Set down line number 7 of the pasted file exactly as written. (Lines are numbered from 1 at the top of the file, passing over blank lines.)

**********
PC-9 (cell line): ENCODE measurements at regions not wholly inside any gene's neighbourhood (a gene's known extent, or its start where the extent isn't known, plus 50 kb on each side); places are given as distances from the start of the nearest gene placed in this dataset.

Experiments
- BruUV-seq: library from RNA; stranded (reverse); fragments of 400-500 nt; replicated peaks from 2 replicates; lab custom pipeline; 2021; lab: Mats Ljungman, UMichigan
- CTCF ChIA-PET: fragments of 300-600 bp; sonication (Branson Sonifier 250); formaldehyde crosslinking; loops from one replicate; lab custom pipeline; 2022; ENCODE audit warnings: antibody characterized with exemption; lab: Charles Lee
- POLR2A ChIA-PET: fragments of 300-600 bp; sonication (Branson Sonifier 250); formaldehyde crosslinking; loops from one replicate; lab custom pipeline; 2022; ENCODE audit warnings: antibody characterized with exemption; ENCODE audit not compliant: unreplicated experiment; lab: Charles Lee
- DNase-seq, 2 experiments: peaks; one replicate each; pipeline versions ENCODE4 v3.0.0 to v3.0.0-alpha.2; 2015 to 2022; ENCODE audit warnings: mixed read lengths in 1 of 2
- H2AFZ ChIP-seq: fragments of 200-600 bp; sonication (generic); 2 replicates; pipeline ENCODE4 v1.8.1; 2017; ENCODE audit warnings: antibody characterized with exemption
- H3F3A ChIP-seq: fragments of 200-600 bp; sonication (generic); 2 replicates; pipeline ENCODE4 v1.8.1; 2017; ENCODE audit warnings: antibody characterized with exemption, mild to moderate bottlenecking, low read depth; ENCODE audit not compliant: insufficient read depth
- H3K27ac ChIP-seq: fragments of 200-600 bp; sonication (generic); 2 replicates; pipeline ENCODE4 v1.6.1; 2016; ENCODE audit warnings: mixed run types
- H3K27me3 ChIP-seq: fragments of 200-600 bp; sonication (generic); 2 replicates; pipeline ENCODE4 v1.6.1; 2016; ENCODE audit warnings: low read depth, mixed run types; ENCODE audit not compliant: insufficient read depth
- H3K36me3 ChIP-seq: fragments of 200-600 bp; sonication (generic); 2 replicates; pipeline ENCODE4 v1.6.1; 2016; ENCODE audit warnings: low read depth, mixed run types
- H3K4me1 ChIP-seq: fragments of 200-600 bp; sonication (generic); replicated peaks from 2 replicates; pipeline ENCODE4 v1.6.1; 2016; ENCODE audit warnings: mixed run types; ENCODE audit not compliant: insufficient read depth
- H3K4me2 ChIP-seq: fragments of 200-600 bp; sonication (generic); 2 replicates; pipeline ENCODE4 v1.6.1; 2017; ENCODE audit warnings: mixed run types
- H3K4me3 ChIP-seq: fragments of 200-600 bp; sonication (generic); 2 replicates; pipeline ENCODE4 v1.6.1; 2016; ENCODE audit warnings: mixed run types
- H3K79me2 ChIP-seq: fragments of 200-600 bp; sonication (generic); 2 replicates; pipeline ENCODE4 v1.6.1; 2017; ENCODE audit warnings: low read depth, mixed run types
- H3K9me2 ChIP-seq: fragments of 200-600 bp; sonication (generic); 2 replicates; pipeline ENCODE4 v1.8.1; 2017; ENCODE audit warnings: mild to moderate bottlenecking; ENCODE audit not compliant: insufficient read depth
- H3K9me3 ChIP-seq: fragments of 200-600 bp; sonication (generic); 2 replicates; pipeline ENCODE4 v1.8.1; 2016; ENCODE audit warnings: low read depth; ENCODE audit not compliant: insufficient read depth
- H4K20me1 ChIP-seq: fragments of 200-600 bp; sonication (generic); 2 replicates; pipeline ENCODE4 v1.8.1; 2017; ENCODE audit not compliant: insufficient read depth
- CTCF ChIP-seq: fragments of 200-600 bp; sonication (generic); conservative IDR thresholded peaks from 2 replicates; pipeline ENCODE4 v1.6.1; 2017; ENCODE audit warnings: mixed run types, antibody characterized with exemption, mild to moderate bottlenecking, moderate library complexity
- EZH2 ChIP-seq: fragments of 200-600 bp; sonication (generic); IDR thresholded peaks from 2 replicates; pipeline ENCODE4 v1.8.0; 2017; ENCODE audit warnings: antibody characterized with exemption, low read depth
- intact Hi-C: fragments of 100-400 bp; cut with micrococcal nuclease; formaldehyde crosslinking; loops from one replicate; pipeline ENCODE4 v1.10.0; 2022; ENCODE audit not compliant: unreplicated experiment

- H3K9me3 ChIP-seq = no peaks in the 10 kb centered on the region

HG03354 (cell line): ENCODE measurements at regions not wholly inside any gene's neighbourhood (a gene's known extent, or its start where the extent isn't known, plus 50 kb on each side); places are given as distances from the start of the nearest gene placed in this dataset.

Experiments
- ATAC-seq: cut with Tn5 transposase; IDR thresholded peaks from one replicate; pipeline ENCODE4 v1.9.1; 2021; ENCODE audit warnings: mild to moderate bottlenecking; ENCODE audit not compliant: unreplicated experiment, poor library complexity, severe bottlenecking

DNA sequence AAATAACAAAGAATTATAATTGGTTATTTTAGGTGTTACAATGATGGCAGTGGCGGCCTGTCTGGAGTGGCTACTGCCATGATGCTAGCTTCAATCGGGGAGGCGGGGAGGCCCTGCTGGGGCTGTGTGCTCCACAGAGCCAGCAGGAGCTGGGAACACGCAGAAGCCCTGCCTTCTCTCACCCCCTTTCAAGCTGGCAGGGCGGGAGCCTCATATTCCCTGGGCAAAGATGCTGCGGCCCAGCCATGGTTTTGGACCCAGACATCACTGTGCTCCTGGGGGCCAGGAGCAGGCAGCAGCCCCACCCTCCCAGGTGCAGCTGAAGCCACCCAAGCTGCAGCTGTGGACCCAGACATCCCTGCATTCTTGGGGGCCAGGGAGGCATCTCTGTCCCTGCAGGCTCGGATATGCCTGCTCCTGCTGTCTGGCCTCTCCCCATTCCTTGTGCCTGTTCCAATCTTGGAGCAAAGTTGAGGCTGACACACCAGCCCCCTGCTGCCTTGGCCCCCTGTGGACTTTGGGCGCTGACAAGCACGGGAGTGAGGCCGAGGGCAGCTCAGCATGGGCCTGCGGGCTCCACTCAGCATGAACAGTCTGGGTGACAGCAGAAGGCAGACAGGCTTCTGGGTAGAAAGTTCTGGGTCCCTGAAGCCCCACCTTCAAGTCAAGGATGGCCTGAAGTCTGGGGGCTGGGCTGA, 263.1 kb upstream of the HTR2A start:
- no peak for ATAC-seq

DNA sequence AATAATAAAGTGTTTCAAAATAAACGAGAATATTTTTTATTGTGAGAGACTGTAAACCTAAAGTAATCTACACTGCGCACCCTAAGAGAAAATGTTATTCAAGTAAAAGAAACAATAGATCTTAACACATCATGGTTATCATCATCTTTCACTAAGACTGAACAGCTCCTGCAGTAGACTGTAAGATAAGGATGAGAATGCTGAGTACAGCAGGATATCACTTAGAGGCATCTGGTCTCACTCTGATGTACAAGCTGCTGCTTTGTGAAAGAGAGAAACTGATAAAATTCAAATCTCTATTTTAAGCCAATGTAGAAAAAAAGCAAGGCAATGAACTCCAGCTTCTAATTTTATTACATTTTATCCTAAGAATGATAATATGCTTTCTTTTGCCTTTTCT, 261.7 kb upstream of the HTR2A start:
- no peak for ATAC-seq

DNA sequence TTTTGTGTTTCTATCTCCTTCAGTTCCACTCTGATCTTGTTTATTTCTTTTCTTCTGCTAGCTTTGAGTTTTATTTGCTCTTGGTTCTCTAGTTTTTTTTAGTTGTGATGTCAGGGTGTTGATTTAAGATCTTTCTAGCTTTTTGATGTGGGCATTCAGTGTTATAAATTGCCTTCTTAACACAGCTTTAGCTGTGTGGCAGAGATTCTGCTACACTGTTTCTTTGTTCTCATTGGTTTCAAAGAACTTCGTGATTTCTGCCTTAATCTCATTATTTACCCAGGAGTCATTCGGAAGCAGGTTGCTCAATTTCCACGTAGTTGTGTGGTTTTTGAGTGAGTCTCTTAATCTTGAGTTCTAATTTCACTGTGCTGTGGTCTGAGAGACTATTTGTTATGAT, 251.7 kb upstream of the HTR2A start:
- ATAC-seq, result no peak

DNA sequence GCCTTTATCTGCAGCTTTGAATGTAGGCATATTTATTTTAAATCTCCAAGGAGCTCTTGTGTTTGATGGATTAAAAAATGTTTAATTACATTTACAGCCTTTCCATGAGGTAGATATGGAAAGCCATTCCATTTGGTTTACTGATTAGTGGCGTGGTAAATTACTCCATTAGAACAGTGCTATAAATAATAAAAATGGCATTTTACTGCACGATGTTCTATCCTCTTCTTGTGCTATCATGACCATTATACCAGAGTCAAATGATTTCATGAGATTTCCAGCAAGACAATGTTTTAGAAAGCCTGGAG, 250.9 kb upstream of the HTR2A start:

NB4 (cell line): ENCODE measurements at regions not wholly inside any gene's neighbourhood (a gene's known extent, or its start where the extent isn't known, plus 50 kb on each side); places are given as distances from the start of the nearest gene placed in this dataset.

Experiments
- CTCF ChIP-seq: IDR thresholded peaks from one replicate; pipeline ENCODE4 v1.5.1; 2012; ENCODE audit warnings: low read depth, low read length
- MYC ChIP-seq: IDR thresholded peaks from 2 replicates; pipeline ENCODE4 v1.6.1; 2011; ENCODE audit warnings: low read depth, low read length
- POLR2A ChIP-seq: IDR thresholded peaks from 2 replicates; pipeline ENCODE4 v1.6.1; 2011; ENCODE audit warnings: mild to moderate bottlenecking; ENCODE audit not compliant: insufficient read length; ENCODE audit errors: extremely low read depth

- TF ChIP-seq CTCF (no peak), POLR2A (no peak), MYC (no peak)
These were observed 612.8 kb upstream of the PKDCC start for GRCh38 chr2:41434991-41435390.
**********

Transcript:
- H2AFZ ChIP-seq: fragments of 200-600 bp; sonication (generic); 2 replicates; pipeline ENCODE4 v1.8.1; 2017; ENCODE audit warnings: antibody characterized with exemption